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Team Fortress 2 Review

Team Fortress 2 by Valve has been a constantly evolving game, since periodic updates add new content that significantly changes key aspects of the gameplay. The last of the class packs, known as The Engineer Update, has been released, making the game more or less complete (for the moment?). This is why I delayed in writing a review for it until now. I’ll take a look at that in a minute, but first, let’s take a look at the gameplay experience in general.

The gameplay in Team Fortress 2 is intentionally and effectively team oriented… hence the name. Players may pick which of 9 classes they wish to play as, and in so doing, which unique role they will fill for their team. The class updates add more weapon choices that expand the customization options for players. This is perhaps its best trait, in that you may pick whatever style of play you like, and switch at any time if you get tired of it, or decide that your team needs something else to succeed. If you’ve ever played a game like Wolfenstein: Enemy Territory, you start to get the idea, but the uniqueness of the classes is enacted on a more extreme basis. Most weapons and abilities are unique to each class, and many classes must rely on their teammates for one reason or another to be effective. While there are certain relative “loner” types like the Spy and Sniper, the most progress in any game mode is made through coordinated effort.

The majority of game types base around objective gameplay, like capturing intel from, or escorting an big ol’ bomb into, the enemy base. The style of the game is quirky and cartoony, which makes for a fun and casual experience when combined with its ever-present sense of humor. As far as the gameplay goes, it definitely has its moments. The combat can be a little funky – semi-random critical hits and enormous damage spread make combat very unreliable, which can lead to some frustration. It takes some getting used to, but after a while you get into the swing of things and it basically gets up to par.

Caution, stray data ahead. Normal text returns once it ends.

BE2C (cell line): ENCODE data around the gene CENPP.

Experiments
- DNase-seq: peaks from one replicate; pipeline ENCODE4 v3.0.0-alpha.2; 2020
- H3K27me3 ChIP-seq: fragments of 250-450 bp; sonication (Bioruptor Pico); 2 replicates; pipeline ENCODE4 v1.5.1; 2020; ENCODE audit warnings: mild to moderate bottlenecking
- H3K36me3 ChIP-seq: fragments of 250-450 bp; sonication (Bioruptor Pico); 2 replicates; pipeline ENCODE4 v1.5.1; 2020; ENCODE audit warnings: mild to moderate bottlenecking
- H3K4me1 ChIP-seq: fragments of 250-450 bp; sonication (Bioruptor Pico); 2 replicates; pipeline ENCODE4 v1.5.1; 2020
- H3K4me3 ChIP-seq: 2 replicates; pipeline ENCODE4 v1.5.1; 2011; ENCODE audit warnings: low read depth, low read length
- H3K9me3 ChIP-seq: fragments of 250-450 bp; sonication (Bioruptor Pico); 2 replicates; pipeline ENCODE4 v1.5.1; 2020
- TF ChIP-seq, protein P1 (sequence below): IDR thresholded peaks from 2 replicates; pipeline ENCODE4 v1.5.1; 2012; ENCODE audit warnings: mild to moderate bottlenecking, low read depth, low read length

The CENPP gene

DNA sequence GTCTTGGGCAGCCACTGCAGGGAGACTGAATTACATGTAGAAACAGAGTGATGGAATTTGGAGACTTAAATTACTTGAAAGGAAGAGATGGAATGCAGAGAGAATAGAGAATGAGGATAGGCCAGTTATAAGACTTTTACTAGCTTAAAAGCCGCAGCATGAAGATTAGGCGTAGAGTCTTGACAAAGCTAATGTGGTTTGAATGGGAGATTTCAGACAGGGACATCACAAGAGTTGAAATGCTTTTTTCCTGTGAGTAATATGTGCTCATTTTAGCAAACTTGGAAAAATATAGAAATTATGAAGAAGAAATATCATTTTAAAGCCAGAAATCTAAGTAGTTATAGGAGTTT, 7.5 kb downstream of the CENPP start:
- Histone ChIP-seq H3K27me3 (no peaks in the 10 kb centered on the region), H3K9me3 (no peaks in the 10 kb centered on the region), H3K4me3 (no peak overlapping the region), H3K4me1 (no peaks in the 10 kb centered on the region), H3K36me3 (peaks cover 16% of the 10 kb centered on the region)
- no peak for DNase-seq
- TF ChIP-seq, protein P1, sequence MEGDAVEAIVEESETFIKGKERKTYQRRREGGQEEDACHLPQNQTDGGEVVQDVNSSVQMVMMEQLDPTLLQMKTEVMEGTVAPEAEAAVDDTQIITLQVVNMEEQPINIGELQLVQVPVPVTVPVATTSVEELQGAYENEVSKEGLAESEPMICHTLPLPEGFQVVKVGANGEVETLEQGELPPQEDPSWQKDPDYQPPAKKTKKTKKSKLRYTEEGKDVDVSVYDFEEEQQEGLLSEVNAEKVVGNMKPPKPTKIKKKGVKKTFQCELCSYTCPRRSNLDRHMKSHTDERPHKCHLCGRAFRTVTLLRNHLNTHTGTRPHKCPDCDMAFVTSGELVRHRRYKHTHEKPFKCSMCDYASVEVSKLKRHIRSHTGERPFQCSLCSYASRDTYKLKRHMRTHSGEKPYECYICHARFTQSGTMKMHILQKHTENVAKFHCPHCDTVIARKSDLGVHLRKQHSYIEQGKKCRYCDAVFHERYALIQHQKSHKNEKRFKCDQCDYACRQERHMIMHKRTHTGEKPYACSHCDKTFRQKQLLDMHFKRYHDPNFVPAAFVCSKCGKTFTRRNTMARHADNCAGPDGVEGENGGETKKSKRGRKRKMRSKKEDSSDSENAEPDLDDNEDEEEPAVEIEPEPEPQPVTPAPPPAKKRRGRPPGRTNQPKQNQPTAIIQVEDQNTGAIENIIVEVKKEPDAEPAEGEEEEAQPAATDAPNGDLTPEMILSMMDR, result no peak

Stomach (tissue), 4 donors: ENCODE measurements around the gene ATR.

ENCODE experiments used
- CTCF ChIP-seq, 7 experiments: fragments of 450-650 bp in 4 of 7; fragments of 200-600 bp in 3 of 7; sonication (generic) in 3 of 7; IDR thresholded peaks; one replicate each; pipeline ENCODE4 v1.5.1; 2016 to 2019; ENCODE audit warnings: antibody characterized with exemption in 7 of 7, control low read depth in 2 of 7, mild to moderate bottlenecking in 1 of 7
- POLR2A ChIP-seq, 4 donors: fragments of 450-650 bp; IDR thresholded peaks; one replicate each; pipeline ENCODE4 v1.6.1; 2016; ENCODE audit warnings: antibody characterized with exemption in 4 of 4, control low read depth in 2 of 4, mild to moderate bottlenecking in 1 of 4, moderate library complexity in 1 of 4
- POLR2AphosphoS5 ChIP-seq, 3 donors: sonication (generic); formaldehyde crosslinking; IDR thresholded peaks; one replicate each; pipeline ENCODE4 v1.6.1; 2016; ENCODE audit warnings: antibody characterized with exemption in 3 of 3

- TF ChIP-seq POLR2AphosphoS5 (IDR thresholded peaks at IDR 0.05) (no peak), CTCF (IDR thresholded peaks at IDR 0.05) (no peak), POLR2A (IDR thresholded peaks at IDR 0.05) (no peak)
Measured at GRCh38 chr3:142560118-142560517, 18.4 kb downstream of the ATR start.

The team behind Team Fortress 2 is nearly constantly updating their game with the intent of making it bigger, better and more bug free. They have already released a free content pack for each of the 9 playable classes, complete with new weapons, achievements, levels and other content, as well as many other miscellaneous updates. It’s refreshing to see a developer that works so constantly to support their product, and make it better for their customers over time. Unfortunately, this is not always the end result. For example, as far as I can tell, they don’t seem to test their updates much. For every major update, there soon comes at least one more update full of fixes for bugs that were just introduced. After a while, some balance changes will take place too. Still, the end product is enjoyable, as long as you have the patience for them to get it right.

Overall, Team Fortress 2 is a fun game, but it is not without its flaws.

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  1. July 14, 2010 at 9:27 pm

    I don’t think it’s that they don’t test their updates. It’s more likely that they only have a few testers lets say 32 internal testers vs the 10’s of thousands of players who test it once it is released. So while the internal testers will find the obvious bugs, there will still be some more which are harder to reproduce which will be found by the community because of the shear number of players.

    The other thing I would like to point out about TF2 was that for release the striped down the game to the bare essentials, 3 weapons per class, no grenades which was one of the design decisions. With each release of a class update it has become more complicated and there are now more class interactions making it harder to test and a more complex game to play.

    I’m not sure how I feel about it yet. I did like the stream lined version but I know a lot of people didn’t.

    • July 14, 2010 at 11:05 pm

      That’s just it, I recall reading about some post-patch fixes for some pretty obvious bugs, including after the recent Engineer Update. I do see what you’re saying about the masses testing the game, and the increasing complexity, and that’s true.

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